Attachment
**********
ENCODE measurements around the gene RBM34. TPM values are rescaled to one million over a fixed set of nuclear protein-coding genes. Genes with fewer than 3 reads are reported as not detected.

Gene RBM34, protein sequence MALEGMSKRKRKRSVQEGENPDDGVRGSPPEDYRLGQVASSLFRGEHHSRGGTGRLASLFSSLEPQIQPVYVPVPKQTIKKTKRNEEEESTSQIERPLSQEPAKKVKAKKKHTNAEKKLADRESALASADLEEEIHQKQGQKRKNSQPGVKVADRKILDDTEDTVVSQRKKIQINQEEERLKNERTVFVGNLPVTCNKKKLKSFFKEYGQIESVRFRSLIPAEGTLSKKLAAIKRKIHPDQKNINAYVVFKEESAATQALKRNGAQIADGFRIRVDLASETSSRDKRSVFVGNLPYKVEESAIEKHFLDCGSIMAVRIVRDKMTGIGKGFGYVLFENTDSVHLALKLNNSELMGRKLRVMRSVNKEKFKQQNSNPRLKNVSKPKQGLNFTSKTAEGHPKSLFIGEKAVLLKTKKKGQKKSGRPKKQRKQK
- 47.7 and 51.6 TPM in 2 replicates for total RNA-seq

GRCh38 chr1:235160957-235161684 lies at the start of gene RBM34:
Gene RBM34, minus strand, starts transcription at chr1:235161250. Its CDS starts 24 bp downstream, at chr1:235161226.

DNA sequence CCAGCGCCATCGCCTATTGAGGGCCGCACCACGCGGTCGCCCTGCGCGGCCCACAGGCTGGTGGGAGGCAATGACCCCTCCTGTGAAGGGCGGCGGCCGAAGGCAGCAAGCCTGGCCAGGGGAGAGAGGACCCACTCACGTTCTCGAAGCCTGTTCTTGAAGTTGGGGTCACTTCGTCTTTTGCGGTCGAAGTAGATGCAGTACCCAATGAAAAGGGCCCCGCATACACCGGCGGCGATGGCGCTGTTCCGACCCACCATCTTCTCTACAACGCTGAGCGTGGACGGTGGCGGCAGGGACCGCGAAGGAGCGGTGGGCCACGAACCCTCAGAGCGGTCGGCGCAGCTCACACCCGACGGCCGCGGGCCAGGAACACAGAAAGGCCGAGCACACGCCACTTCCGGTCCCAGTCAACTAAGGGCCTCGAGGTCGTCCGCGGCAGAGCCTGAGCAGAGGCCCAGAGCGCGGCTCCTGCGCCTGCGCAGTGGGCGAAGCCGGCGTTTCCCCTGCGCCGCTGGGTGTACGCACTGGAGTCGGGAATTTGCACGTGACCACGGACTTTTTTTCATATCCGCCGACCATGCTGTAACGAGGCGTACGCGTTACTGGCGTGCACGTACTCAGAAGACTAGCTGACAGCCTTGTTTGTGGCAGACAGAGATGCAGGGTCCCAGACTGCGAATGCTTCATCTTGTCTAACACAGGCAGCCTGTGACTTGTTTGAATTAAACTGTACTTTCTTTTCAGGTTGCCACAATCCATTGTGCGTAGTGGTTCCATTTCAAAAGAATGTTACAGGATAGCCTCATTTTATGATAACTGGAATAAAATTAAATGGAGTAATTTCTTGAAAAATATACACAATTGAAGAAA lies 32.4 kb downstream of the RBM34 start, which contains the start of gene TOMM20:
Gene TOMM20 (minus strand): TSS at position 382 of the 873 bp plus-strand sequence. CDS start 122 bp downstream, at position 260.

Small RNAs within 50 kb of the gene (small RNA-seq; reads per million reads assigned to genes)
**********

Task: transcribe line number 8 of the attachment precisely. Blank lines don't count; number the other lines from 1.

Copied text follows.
Small RNAs within 50 kb of the gene (small RNA-seq; reads per million reads assigned to genes)